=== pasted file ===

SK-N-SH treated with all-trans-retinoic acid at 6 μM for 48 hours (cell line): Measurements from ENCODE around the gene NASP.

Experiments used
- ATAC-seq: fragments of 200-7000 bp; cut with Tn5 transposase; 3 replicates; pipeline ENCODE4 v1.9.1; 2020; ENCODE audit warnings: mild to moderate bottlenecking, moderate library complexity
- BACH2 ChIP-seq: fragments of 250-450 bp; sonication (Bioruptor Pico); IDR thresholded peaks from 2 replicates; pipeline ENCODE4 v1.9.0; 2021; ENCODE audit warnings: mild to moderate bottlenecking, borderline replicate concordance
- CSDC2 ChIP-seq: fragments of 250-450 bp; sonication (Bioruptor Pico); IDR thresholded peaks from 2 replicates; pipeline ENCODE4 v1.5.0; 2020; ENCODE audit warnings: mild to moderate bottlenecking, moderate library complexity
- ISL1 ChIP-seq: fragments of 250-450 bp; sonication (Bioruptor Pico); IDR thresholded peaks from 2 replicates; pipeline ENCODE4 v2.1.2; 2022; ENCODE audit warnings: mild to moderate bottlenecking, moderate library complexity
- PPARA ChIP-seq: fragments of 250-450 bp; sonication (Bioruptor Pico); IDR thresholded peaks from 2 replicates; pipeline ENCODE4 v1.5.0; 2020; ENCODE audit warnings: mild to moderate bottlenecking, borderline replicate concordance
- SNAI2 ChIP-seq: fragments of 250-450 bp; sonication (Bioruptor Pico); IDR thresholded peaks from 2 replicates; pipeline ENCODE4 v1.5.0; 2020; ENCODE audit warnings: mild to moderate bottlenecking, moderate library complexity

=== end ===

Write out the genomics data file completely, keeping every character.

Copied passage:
SK-N-SH treated with all-trans-retinoic acid at 6 μM for 48 hours (cell line): Measurements from ENCODE around the gene NASP.

Experiments used
- ATAC-seq: fragments of 200-7000 bp; cut with Tn5 transposase; 3 replicates; pipeline ENCODE4 v1.9.1; 2020; ENCODE audit warnings: mild to moderate bottlenecking, moderate library complexity
- BACH2 ChIP-seq: fragments of 250-450 bp; sonication (Bioruptor Pico); IDR thresholded peaks from 2 replicates; pipeline ENCODE4 v1.9.0; 2021; ENCODE audit warnings: mild to moderate bottlenecking, borderline replicate concordance
- CSDC2 ChIP-seq: fragments of 250-450 bp; sonication (Bioruptor Pico); IDR thresholded peaks from 2 replicates; pipeline ENCODE4 v1.5.0; 2020; ENCODE audit warnings: mild to moderate bottlenecking, moderate library complexity
- ISL1 ChIP-seq: fragments of 250-450 bp; sonication (Bioruptor Pico); IDR thresholded peaks from 2 replicates; pipeline ENCODE4 v2.1.2; 2022; ENCODE audit warnings: mild to moderate bottlenecking, moderate library complexity
- PPARA ChIP-seq: fragments of 250-450 bp; sonication (Bioruptor Pico); IDR thresholded peaks from 2 replicates; pipeline ENCODE4 v1.5.0; 2020; ENCODE audit warnings: mild to moderate bottlenecking, borderline replicate concordance
- SNAI2 ChIP-seq: fragments of 250-450 bp; sonication (Bioruptor Pico); IDR thresholded peaks from 2 replicates; pipeline ENCODE4 v1.5.0; 2020; ENCODE audit warnings: mild to moderate bottlenecking, moderate library complexity